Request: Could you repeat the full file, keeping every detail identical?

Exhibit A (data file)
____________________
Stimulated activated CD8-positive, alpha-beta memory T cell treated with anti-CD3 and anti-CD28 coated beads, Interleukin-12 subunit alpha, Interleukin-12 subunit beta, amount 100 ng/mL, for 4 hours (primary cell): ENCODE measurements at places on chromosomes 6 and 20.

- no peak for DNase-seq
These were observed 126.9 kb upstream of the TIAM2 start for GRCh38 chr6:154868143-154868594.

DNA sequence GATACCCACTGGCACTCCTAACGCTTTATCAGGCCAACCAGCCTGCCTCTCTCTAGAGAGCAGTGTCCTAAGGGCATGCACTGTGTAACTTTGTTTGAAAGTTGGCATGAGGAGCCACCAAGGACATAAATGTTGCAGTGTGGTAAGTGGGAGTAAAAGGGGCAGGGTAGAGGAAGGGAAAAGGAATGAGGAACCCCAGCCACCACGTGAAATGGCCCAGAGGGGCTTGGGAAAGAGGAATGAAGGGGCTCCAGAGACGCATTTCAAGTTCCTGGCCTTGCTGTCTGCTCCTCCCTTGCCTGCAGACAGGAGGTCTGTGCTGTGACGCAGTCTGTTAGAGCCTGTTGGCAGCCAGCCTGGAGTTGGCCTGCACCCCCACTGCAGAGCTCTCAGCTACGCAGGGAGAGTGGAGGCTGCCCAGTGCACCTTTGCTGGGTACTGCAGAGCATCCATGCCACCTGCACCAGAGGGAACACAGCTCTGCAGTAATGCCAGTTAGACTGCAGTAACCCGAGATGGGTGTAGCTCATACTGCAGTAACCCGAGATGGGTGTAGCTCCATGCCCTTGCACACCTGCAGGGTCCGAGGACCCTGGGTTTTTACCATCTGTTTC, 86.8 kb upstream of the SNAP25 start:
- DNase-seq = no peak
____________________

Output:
Stimulated activated CD8-positive, alpha-beta memory T cell treated with anti-CD3 and anti-CD28 coated beads, Interleukin-12 subunit alpha, Interleukin-12 subunit beta, amount 100 ng/mL, for 4 hours (primary cell): ENCODE measurements at places on chromosomes 6 and 20.

- no peak for DNase-seq
These were observed 126.9 kb upstream of the TIAM2 start for GRCh38 chr6:154868143-154868594.

DNA sequence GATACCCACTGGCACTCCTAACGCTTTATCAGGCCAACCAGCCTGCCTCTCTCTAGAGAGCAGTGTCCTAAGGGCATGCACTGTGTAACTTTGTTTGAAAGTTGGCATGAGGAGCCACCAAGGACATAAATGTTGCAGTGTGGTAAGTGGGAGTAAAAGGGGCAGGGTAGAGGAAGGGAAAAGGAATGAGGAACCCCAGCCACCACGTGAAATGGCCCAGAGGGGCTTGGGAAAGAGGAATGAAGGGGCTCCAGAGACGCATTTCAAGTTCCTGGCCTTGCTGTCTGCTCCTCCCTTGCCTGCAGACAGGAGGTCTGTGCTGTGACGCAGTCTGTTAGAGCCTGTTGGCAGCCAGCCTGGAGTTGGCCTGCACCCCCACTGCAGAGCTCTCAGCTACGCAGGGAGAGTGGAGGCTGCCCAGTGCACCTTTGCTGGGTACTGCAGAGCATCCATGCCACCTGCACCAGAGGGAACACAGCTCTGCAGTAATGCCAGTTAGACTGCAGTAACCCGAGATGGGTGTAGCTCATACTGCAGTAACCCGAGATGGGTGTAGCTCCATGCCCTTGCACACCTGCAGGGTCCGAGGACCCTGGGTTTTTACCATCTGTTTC, 86.8 kb upstream of the SNAP25 start:
- DNase-seq = no peak